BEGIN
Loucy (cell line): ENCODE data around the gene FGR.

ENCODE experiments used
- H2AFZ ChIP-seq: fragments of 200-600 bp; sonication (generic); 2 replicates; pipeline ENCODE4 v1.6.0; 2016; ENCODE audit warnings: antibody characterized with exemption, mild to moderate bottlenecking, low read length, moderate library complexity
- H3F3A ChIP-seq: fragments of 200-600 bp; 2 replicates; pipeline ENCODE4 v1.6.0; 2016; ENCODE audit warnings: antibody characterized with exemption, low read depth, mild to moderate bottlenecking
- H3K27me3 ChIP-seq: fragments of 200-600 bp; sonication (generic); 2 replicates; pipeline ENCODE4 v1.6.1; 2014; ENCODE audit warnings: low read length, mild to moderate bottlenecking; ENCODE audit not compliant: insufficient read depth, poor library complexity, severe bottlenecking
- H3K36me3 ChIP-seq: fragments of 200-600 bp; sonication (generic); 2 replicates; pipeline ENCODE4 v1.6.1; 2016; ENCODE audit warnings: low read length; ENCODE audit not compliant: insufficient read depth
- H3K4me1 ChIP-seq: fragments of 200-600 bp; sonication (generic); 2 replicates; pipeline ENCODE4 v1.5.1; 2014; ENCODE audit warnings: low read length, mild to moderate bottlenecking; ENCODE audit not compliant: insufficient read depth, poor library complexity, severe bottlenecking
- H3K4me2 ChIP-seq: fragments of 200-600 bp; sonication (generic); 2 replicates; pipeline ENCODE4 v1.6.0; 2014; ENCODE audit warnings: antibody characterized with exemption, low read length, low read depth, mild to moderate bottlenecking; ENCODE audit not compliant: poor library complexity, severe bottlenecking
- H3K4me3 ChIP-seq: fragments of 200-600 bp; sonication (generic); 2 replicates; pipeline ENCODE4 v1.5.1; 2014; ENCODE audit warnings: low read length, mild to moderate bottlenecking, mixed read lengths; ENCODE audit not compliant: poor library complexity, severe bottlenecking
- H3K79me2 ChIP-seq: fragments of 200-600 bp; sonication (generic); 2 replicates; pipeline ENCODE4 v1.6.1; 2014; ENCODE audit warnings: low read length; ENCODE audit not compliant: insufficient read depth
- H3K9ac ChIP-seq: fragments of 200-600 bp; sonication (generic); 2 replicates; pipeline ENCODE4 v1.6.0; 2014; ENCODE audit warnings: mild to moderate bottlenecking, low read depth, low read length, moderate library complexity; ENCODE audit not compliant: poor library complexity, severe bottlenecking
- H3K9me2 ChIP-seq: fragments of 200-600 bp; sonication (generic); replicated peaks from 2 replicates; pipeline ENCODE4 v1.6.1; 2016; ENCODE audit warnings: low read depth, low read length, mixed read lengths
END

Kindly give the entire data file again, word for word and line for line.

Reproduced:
Loucy (cell line): ENCODE data around the gene FGR.

ENCODE experiments used
- H2AFZ ChIP-seq: fragments of 200-600 bp; sonication (generic); 2 replicates; pipeline ENCODE4 v1.6.0; 2016; ENCODE audit warnings: antibody characterized with exemption, mild to moderate bottlenecking, low read length, moderate library complexity
- H3F3A ChIP-seq: fragments of 200-600 bp; 2 replicates; pipeline ENCODE4 v1.6.0; 2016; ENCODE audit warnings: antibody characterized with exemption, low read depth, mild to moderate bottlenecking
- H3K27me3 ChIP-seq: fragments of 200-600 bp; sonication (generic); 2 replicates; pipeline ENCODE4 v1.6.1; 2014; ENCODE audit warnings: low read length, mild to moderate bottlenecking; ENCODE audit not compliant: insufficient read depth, poor library complexity, severe bottlenecking
- H3K36me3 ChIP-seq: fragments of 200-600 bp; sonication (generic); 2 replicates; pipeline ENCODE4 v1.6.1; 2016; ENCODE audit warnings: low read length; ENCODE audit not compliant: insufficient read depth
- H3K4me1 ChIP-seq: fragments of 200-600 bp; sonication (generic); 2 replicates; pipeline ENCODE4 v1.5.1; 2014; ENCODE audit warnings: low read length, mild to moderate bottlenecking; ENCODE audit not compliant: insufficient read depth, poor library complexity, severe bottlenecking
- H3K4me2 ChIP-seq: fragments of 200-600 bp; sonication (generic); 2 replicates; pipeline ENCODE4 v1.6.0; 2014; ENCODE audit warnings: antibody characterized with exemption, low read length, low read depth, mild to moderate bottlenecking; ENCODE audit not compliant: poor library complexity, severe bottlenecking
- H3K4me3 ChIP-seq: fragments of 200-600 bp; sonication (generic); 2 replicates; pipeline ENCODE4 v1.5.1; 2014; ENCODE audit warnings: low read length, mild to moderate bottlenecking, mixed read lengths; ENCODE audit not compliant: poor library complexity, severe bottlenecking
- H3K79me2 ChIP-seq: fragments of 200-600 bp; sonication (generic); 2 replicates; pipeline ENCODE4 v1.6.1; 2014; ENCODE audit warnings: low read length; ENCODE audit not compliant: insufficient read depth
- H3K9ac ChIP-seq: fragments of 200-600 bp; sonication (generic); 2 replicates; pipeline ENCODE4 v1.6.0; 2014; ENCODE audit warnings: mild to moderate bottlenecking, low read depth, low read length, moderate library complexity; ENCODE audit not compliant: poor library complexity, severe bottlenecking
- H3K9me2 ChIP-seq: fragments of 200-600 bp; sonication (generic); replicated peaks from 2 replicates; pipeline ENCODE4 v1.6.1; 2016; ENCODE audit warnings: low read depth, low read length, mixed read lengths